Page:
(a) A single normal shock wave

(b) An oblique shock with a deflection angle of 25.3°, followed by a normal shock

(c) An oblique shock with a deflection angle of 25.3°, followed by a second oblique shock of deflection angle of 20°, followed by a normal shock

From the results of (a), (b), and (c), what can you induce about the efficiency of the various shock systems?

9. Consider an oblique shock generated at a compression corner with a deflection angle 9 = 18.2°. A straight horizontal wall is present above the comer, as shown in Figure 9.17. If the upstream flow has the properties Mi = 3.2, p = 1 atm and T = 520°R, calculate М3, p3, and T2 behind the reflected shock from the upper wall. Also, obtain the angle Ф which the reflected shock makes with the upper wall.

10. Consider the supersonic flow over an expansion comer, such as given in Figure 9.23. The deflection angle 9 = 23.38°. If the flow upstream of the corner is

given by Mi =2, p = 0.7 atm, 7j = 630°R, calculate M2, p2, T2, p2, P0.2, and 7І) 2 downstream of the comer. Also, obtain the angles the forward and rearward Mach lines make with respect to the upstream direction.

11. A supersonic flow at M] = 1.58 and p — 1 atm expands around a sharp corner. If the pressure downstream of the corner is 0.1306 atm, calculate the deflection angle of the corner.

12. A supersonic flow at M1 = 3, 7j = 285 K, and p = 1 atm is deflected upward through a compression corner with 9 = 30.6° and then is subsequently expanded around a corner of the same angle such that the flow direction is the same as its original direction. Calculate М3, p2, and 7) downstream of the expansion comer. Since the resulting flow is in the same direction as the original flow, would you expect М3 = Mi, p = p, and 7з = 7У? Explain.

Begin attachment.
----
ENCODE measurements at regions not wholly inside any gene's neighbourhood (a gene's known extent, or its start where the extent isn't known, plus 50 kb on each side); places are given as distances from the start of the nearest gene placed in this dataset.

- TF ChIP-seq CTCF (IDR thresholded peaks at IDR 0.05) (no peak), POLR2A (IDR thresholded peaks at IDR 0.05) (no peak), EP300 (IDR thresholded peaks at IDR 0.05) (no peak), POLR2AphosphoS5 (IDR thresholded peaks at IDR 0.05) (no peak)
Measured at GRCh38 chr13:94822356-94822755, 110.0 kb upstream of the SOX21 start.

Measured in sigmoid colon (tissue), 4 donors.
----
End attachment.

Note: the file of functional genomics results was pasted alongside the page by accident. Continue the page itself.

13. Consider an infinitely thin flat plate at an angle of attack a in a Mach 2.6 flow. Calculate the lift and wave-drag coefficients for

(a) a = 5° (b) a = 15° (c) a = 30°

{Note: Save the results of this problem for use in Chapter 12.)

14. Consider a diamond-wedge airfoil such as shown in Figure 9.34, with a half-angle є = 10°. The airfoil is at an angle of attack a = 15° to a Mach 3 freestream. Calculate the lift and wave-drag coefficients for the airfoil.

15. Consider sonic flow. Calculate the maximum deflection angle through which this flow can be expanded via a centered expansion wave.

16. Consider a circular cylinder (oriented with its axis perpendicular to the flow) and a symmetric diamond-wedge airfoil with a half-angle of 5° at zero angle of attack; both bodies are in the same Mach 5 freestream. The thickness of the airfoil and the diameter of the cylinder are the same. The drag coefficient (based on projected frontal area) of the cylinder is 4/3. Calculate the ratio of the cylinder drag to the diamond airfoil drag. What does this say about the aerodynamic performance of a blunt body compared to a sharp-nosed slender body in supersonic flow?

17. 9.17 Consider the supersonic flow over a flat plate at angle of attack, as sketched in Figure 9.33. As stated in Section 9.7, the flow direction downstream of the trailing edge of the plate, behind the trailing edge shock and expansion waves, is not precisely in the free stream direction. Why? Outline a method to calculate the strengths of the trailing edge shock and expansion waves, and the direction of the flow downstream of the trailing edge.